I’ve lapsed with the blog but the last year has been a pretty rough time, loads of upheaval in my life. However that’s all over now and things are starting to smooth out so I’ll be getting things going around here pretty soon. I’ve got a lot to talk about – The Walking Dead’s just finished it’s fourth season and , Stephen King’s delivered a follow up to the Shining. There’s much to talk about…hopefully I’ll find time to do so.
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This is the second title in the massive Ultimate Hammer Collection and out of the 21 films contained in the set it is the only one in black and white. Made in 1965, the studio made a good choice in deciding to make the movie in old school black and white – there are some effectively blocked shots here, shadows dancing over Bette Davies’s face, caressing and highlighting her bone structure, that just wouldn’t be the same in colour, especially the blood red tones Hammer are known for.
The movie is not the standard horror picee that Hammer became famous for, but rather a clever psychological thriller that will keep new viewers guessing right up to the very last reel.
“Is it Master Joey who is actually mad? Or is he right about his seemingly gentle nanny? Is she actually a barmy fruitcake with murder in mind?”
When I placed the disc in the player, I was of the impression that I’d never seen this movie before but a few minutes in and I realised that I had seen the film before, though long ago on a TV viewing and I’d not realised the film was done by Hammer who I associated with Dracula, Frankenstein and other gothic chillers. Mind you I didn’t really remember that much, just had the vague impression that I’d seen it somewhere. sometime. And so I was not sure how things would turn out and then cleverly laid aura of mystery completely enveloped me.
When we are first introduced to Master Joey (William Dix) we are shown a troubled, though clever little boy who has a very black sense of humour. He scares one of the teachers at his home for disturbed children, by rigging up a device that makes it look as if he has hung himself, within the first few minutes of the movie. And as soon as he returns home to his family he is shows as cheeky and incredibly naughty, while his nemesis, the titular Nanny, comes across as all sweetness and light. If anything the old woman, played by Bette Davies, comes across as having the patience of a saint in the way she deals with the boisterous Joey.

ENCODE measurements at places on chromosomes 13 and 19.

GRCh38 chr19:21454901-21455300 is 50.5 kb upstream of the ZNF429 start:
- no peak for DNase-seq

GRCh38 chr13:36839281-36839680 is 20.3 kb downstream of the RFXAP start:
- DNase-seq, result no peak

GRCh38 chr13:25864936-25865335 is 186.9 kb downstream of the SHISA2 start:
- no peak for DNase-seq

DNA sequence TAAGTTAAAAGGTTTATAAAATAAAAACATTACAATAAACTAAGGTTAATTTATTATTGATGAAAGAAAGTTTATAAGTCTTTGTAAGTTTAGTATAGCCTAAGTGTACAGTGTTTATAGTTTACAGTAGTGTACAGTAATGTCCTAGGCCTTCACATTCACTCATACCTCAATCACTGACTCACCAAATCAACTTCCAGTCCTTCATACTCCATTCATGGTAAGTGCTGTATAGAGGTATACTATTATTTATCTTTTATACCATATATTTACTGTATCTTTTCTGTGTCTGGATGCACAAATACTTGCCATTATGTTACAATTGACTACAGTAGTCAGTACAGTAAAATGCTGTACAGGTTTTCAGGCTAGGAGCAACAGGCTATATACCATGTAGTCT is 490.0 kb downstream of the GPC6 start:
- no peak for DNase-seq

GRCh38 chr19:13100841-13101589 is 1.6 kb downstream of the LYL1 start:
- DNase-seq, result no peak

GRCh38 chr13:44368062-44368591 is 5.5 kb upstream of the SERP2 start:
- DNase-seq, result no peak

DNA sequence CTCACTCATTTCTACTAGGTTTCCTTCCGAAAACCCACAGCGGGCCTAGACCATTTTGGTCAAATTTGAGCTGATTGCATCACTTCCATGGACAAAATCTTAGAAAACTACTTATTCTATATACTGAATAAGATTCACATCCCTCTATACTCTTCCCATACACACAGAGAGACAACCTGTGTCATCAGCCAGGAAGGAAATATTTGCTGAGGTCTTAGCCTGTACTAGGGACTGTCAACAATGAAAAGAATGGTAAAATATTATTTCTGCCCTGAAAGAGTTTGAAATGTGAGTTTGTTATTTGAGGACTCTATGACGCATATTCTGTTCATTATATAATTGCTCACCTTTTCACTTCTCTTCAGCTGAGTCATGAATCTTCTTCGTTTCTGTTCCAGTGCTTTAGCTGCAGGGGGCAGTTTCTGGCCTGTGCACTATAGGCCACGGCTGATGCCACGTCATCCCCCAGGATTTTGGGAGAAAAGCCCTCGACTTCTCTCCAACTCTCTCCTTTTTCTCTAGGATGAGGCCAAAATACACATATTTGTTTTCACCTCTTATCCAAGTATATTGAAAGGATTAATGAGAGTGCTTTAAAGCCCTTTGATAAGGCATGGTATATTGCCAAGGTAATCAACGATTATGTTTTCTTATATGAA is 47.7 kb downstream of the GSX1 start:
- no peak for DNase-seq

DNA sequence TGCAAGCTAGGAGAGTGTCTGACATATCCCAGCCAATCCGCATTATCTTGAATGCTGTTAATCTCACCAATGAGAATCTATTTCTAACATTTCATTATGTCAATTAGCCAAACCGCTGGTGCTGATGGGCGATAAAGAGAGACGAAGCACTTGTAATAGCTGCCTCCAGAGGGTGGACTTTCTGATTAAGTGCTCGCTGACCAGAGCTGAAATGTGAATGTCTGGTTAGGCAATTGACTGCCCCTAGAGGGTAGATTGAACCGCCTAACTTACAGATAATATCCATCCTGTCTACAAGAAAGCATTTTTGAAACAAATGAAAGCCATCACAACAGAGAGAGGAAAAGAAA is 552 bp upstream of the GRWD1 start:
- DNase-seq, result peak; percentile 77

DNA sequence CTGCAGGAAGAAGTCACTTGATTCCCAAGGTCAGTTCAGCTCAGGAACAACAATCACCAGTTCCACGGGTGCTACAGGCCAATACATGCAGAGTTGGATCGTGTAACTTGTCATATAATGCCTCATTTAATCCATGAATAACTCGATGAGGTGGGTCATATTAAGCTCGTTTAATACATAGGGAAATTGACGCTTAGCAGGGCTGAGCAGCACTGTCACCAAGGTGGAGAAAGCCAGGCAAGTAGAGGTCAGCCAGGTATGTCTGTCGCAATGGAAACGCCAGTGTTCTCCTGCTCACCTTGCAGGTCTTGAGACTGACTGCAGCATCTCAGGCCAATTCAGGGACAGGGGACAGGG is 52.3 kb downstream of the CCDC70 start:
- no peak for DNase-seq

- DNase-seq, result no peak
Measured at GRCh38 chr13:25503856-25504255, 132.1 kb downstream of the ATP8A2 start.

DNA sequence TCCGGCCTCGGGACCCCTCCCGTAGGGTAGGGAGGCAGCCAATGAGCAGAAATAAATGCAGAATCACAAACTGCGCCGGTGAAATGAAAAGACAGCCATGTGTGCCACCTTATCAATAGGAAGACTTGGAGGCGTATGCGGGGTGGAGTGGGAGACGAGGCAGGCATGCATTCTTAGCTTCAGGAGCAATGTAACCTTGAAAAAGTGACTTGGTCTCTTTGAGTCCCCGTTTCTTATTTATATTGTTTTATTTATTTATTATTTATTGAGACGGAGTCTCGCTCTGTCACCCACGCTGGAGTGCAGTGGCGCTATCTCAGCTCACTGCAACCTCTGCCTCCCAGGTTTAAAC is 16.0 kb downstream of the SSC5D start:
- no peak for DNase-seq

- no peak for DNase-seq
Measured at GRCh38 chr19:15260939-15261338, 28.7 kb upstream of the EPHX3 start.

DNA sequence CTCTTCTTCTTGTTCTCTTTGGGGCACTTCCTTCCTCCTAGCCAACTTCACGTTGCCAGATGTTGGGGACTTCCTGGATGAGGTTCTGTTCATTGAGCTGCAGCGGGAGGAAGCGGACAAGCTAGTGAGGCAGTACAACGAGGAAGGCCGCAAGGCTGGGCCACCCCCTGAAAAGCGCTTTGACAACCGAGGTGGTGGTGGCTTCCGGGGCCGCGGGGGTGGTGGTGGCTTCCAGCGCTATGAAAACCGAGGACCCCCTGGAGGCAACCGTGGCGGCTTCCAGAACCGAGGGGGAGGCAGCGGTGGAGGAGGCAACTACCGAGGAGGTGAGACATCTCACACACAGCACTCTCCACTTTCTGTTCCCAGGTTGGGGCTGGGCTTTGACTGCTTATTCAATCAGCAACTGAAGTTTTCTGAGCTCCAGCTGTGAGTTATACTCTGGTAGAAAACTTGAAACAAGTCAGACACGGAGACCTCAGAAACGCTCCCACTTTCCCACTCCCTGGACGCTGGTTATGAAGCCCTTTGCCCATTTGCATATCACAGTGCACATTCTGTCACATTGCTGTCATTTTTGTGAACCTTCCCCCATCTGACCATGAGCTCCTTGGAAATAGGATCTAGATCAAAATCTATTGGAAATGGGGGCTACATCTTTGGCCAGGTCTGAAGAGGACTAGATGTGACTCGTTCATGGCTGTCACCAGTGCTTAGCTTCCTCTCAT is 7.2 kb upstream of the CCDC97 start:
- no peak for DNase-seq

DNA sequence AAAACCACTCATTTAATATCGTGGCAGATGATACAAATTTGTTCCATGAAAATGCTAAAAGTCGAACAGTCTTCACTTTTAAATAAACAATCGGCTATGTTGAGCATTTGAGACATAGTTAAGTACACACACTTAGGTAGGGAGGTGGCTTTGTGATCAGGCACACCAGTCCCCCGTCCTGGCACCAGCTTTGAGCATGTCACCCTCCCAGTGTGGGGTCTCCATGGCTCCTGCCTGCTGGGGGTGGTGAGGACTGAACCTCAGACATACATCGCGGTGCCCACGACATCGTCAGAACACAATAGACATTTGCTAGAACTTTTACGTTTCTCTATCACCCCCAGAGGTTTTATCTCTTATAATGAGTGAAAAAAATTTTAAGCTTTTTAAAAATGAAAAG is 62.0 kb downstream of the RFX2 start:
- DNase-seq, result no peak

The movie contains a commentary from Jimmy Sangster, Marcus Hearne (author of The Hammer Vault) and Rene Glynne and for a commentary recorded 41 years since the film was made, the anecdotes come thick and fast – it seems both Sangster and especially Glynne who possesses an incredible memory. Sangster tells us that Greer Garson was Hammer’s first choice for the role of the Nanny but when the actress turned the role down, Bette Davies was approached.
Besides the Hollywood weight of Bet Davies, we have British actress Wendy Craig as Joey’s mother. I found it unusual to find Craig in such a dramatic role since I was brought up watching her playing variations of a dizzy middle aged mum in sitcom after sitcom. And although her part isn’t that substantial, she seems to spend most of the movie lounging about half wasted, she certainly comes across well – through subtle use of her eyes she clearly shows the anguish of the woman who is still mourning the accidental drowning of her daughter. The young actor playing Joey is William Dix and the Internet Database tells us that he made one more film in 1967 and then didn’t make another until 2001. The rest of the cast are made up those familiar British faces that often turn up in old movies or TV shows.
I really enjoyed this movie – Bette Davies and her young co-star William Dix are particularly good, and the plot is paced so the suspense runs right up until the final denouncement.
A creepy movie, excellently directed, written and acted…and you can’t really ask for more than that.
I’ve just picked up the amazing box set, The Ultimate Hammer Collection – this impressive set contains 21 films on 21 discs. That’s a lot of hours from the house of horror – expect reviews here as I watch each and every movie, some of them for the first time. Stay tuned, fright fans…ghoulish fun comes your way.
Weekly Stats Report: 10 Dec – 16 Dec 2012
Project: Scary Motherfucker
|First Time Visits||78||97||83||117||74||57||84||590||84|
|Returning Visits||2||2||2||1||2||2||1||12||2Weekly Stats Report: 10 Dec – 16 Dec 2012
Project: Scary Motherfucker
Hammer’s Hound of the Baskervilles (1959)